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Reaping better harvests in Yambio


Gabriel Peter will tell you himself, for his age and his size, he has a lot of responsibility on his shoulders. With two wives, 16 children, and a handful of close relatives depending on him, it’s no wonder he takes pride in his farm that feeds and educates his many dependents.

Peter has been farming near Yambio, South Sudan since 1998, a time when many were returning to the area after peace came to the region.


“Farming is good because you can provide food for your family and you have enough left over to sell for other needs” Peter says


In 2012 alone, Action Africa through the EFCRP (Emergency Food Crisis Response Project) has provided seven metric tons of maize, five metric tons of rice, and 1,300 hand tools to farmers in the region along with trainings on better planting techniques. Peter’s family is one of 9,500 households benefiting and has more than praise for AAH which has also supported the building several key roads to give farmers access to markets, community processing centers, and storehouses for their crops.



Alison Paida, AAH Payam Extension Officer, says; he is working in collaboration with county agriculture department of Yambio to help ensure that South Sudan’s “bread-basket” gets back to the needed production levels. Paida said the rebuilding process is slow going.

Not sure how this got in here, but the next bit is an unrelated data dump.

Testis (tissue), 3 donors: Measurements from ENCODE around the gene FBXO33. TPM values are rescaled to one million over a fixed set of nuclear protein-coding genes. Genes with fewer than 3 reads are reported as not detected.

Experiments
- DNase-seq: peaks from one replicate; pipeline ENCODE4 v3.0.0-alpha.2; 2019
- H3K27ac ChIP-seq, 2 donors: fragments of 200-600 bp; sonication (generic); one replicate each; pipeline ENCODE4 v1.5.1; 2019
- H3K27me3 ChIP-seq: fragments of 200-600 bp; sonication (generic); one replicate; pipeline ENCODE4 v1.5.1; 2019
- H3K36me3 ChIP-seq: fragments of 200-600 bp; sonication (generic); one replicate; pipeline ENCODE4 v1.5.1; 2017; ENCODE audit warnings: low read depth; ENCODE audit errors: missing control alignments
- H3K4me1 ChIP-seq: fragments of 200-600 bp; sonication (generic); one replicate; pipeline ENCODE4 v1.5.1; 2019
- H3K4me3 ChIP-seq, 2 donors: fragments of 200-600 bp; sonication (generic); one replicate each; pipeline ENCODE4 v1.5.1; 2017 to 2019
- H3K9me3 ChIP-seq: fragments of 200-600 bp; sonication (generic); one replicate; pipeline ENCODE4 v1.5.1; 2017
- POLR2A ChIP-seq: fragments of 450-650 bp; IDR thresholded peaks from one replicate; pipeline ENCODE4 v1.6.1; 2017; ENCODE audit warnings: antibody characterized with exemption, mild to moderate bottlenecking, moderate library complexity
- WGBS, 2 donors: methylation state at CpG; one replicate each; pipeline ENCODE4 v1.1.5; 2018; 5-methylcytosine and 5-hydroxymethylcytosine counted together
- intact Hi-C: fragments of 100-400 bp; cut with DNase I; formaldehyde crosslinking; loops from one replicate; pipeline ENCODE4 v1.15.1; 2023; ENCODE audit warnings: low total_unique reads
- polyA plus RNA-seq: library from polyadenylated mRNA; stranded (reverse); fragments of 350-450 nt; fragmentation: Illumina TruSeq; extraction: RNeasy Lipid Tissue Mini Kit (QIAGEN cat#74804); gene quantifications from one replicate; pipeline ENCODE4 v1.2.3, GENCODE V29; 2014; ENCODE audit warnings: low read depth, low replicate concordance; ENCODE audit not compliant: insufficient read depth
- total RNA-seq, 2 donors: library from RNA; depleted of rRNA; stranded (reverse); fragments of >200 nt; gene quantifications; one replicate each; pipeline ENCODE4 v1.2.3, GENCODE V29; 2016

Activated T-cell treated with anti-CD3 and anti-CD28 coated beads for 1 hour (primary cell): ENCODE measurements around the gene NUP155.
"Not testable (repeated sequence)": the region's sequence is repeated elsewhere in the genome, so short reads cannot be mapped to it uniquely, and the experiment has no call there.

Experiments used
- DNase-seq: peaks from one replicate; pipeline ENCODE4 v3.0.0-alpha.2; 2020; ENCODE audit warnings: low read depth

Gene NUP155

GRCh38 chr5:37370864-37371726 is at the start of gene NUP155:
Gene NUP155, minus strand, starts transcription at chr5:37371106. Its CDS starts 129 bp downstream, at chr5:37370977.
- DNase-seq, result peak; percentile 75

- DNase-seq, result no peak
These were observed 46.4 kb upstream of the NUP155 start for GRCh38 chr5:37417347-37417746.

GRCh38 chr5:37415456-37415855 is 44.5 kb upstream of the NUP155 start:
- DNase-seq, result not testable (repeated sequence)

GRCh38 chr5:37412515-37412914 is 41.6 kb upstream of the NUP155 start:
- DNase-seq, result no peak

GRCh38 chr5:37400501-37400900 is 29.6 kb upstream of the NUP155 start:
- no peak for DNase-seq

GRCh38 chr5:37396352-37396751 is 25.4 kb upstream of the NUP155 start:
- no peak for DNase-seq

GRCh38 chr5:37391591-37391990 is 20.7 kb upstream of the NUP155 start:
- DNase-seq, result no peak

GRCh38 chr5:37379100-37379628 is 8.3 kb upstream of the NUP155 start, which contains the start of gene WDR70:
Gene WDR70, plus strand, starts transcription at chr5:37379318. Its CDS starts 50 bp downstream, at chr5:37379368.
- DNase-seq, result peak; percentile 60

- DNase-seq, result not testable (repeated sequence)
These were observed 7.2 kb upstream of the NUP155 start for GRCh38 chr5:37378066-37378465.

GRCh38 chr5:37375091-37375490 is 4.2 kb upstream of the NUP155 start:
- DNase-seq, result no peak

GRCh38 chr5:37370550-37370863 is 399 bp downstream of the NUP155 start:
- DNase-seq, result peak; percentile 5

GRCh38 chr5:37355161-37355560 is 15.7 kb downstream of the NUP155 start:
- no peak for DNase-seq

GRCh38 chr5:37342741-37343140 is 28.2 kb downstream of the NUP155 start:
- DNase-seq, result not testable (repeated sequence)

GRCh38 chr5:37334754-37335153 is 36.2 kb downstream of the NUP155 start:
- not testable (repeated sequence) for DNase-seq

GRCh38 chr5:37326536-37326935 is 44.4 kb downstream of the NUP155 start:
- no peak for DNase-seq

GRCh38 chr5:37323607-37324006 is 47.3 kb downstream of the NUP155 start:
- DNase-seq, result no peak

Because of the war people left and lost the skills they had for farming,” Paida said. “Now that people are coming back everyone has to start over.” Our project is helping farmers regain these much needed skills to grow better crops with high yields.



Although the region is extremely fertile, it is also heavily forested making it difficult for local farmers to access land to cultivate. It is a delicate balance between conserving the environment and providing access to farming land. AAH is working with farmers and local authorities to create sustainable ways of using the available land.


Peter echoed these concerns along with other issues affecting farmers in the area.


“Farming still does have challenges.” Peter said. “Pests are constantly a threat to our crops. It is difficult to make provide for our family because it takes a long time to clear trees from even one feddan (acre).”


Despite his concerns over continued growth in farming capacity, Peter expressed deep gratitude for the new technology and tools provided to him through the project. This has not only helped him to broaden his farming skills but have also increased his farm production five-fold.


“The trainings are appreciated too. We’re learning how to plant in rows and better utilize the seeds we’re given. As we improve we are able to produce more and turn a better profit.” Peter said.


Inspiring story ahead of the World Refugee day.